by Suzanne Handler
It’s true every family has its secrets, but every secret isn’t equal. It is the content of the secret that really counts. Secrets can be small and insignificant, such as planning a surprise birthday celebration for a loved one, or concealing the fact it’s actually mom and dad, and not Santa Claus, who buys and wraps the kid’s holiday gifts and places them under the tree. In such cases, secrets and those who keep them cause no harm. On the other hand, secrets that are traumatic, painful for any number of reasons or life changing can be potentially damaging to the mental health and well-being of an entire family, both in the present and for many years in the future. The most frequently kept secrets within a family include, but are not limited to, finances, serious health issues and death, and impending divorce. Keeping family secrets from children may be the most harmful practice of all. Here are five reasons why:
1. Keeping secrets can destroy relationships
Keeping secrets can cause a breakdown in communication and trust. The result is the bond between parents and children can be weakened permanently. “If you didn’t tell me about X, then why should I believe you about Y? And why should I bother telling you about Z?” That’s the question you’ll face when your children are young, and even as they grow into adults, if you choose to keep important secrets from them.
2. Keeping secrets can impact the lives of children
Children are extremely perceptive and may become alarmed or anxious if they sense something of a serious nature is being hidden from them. The most damaging scenario, as is sometimes the case, would be if one or more children in the family believe they are somehow personally responsible for whatever undercurrent is going on in the home.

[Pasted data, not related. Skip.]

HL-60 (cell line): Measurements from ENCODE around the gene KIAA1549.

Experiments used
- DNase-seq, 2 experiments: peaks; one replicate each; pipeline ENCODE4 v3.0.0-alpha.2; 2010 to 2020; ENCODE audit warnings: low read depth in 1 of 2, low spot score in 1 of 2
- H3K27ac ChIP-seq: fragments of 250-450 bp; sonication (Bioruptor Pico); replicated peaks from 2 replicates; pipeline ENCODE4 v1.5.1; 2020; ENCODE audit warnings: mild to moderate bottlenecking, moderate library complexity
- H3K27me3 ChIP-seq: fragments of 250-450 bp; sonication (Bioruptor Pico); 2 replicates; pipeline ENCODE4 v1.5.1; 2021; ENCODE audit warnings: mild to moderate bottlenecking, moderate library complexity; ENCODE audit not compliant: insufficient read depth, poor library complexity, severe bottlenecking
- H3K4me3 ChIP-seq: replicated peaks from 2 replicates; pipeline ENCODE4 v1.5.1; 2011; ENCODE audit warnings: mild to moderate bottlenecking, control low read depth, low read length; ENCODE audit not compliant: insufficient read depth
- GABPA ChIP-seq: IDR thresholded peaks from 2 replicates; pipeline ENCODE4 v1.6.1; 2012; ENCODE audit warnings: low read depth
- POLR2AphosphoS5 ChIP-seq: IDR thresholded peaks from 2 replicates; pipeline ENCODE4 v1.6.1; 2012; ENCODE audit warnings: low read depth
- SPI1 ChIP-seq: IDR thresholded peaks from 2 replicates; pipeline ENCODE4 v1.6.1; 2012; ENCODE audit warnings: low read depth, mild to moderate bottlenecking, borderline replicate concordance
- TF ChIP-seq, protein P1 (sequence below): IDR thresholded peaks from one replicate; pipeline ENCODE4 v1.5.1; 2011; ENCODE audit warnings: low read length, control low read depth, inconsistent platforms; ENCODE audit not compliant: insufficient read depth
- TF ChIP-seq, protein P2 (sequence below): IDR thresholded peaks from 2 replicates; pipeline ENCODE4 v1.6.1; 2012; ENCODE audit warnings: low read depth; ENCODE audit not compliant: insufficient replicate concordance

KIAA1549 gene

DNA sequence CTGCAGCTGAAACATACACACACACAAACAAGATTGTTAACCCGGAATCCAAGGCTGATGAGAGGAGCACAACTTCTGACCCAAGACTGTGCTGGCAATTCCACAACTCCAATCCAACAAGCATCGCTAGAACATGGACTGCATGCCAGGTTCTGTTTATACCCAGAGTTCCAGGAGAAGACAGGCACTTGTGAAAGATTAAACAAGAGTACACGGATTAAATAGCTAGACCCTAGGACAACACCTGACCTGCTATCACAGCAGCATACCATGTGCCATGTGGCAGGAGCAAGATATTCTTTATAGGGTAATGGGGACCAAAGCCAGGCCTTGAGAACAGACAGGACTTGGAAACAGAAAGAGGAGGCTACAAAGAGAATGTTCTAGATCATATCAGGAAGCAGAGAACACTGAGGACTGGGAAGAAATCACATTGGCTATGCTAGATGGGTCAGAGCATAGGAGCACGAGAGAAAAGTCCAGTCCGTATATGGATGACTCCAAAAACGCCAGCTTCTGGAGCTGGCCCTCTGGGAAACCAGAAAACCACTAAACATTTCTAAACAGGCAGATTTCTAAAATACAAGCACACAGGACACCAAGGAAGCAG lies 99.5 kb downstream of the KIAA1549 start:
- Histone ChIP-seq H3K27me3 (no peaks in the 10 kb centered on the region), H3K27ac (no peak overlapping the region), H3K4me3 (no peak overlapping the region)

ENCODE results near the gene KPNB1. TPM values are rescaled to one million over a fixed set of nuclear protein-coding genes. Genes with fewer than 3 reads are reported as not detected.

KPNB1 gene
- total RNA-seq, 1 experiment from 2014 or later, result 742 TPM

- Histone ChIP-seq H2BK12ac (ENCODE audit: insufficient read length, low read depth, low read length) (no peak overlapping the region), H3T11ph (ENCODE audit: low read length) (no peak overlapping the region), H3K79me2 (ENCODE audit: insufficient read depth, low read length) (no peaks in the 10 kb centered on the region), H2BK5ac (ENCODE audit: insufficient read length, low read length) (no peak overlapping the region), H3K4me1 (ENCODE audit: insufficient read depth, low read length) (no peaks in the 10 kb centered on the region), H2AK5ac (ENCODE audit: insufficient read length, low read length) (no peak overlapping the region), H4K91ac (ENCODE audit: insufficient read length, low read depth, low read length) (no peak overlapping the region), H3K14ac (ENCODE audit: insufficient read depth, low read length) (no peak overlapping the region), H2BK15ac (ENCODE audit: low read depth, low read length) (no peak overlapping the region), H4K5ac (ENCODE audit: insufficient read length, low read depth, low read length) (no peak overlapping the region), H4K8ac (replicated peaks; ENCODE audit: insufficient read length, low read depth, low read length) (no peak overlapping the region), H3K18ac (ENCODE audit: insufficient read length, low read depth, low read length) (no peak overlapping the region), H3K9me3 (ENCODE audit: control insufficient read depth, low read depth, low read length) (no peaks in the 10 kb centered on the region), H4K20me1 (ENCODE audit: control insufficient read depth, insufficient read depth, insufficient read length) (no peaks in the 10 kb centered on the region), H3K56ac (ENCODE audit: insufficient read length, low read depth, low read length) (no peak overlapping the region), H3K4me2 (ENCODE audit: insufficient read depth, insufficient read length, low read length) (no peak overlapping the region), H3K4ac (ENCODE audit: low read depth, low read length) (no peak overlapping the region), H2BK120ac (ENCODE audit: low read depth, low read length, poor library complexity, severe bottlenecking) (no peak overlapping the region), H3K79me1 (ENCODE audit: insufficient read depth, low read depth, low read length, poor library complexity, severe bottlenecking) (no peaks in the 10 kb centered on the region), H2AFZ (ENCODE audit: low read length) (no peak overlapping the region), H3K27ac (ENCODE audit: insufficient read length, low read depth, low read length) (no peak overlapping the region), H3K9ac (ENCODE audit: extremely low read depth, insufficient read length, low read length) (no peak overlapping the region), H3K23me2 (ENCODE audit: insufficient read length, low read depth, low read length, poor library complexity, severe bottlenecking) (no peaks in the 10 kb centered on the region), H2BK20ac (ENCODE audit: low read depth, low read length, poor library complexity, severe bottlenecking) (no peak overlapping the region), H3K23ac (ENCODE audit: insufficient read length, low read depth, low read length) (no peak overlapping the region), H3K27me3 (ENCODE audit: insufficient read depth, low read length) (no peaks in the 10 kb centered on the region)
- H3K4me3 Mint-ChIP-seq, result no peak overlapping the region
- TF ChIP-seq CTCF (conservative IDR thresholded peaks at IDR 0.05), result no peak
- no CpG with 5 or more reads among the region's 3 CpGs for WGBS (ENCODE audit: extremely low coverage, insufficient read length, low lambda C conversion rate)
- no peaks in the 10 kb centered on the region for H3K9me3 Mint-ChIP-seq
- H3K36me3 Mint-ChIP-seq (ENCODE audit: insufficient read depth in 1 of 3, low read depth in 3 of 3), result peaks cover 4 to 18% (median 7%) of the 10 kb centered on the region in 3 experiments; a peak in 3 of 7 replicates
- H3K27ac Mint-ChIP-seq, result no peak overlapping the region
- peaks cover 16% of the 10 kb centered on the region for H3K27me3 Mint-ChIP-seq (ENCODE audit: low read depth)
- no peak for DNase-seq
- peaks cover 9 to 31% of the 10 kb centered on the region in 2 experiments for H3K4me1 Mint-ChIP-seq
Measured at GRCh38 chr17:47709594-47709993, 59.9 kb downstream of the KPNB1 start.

3. Keeping secrets can cause suspicion and resentment
Keeping secrets within a family can ignite feelings of suspicion and resentment among family members. We would all like to believe the adults closest to us can be trusted, those we love and respect say what they mean, and what they say is truthful. Trust is severely compromised when younger family members learn a secret, especially one compounded by a lie, has been hidden from them.
4. Keeping secrets can create a false sense of reality
Keeping secrets within a family can create a false sense of reality, especially among children. Children learn about the world from the adults in their lives. When a parent, or someone outside the family, eventually tells children the truth, their world may feel shattered. Regardless of the child’s age, it should not be overlooked the impact of secrets on children can be profound. Parents who habitually keep secrets from their children should keep in mind the possibility they’re modeling behaviors for their children that can affect future generations, as well.
5. Keeping secrets can cause illness
Keeping traumatic secrets can result in excessive stress and guilt for the person carrying the burden of knowledge, even when that silence is thought to be the best possible option for all concerned. Physical symptoms such as anxiety, headaches, backaches and digestive problems can often occur when disturbing secrets are internalized, rather than shared, especially over a long period of time. Persons harboring such discomfort often turn to alcohol, or other addictive substances, to mask their pain. It’s important to remember both the person keeping the secret, as well as those who live with the secret-keeper, including young children, can experience similar physical and mental-health issues.
Choosing the right time and place to reveal a devastating or painful family secret is a difficult task for most parents and must be carefully done, ideally with the help of a mental-health professional. In the case of very young children, they need not know the details of long-held secrets that don’t directly involve them until they are capable of understanding exactly what they are being told. However, they should also be given age-appropriate information as soon as they’re old enough to understand. That way, they won’t be shocked or disappointed later on. By adolescence, details about some family secrets can safely be revealed, depending on the maturity level of the young person in question. And certainly by the time children reach adulthood, they are entitled to know most of the family secrets that have been kept from them, yet have influenced their lives in ways both known and unknown.
Suzanne Handler is the author of “The Secrets They Kept: The True Story of a Mercy Killing That Shocked a Town and Shamed a Family.” Visit her online at http://www.suzannehandler.com.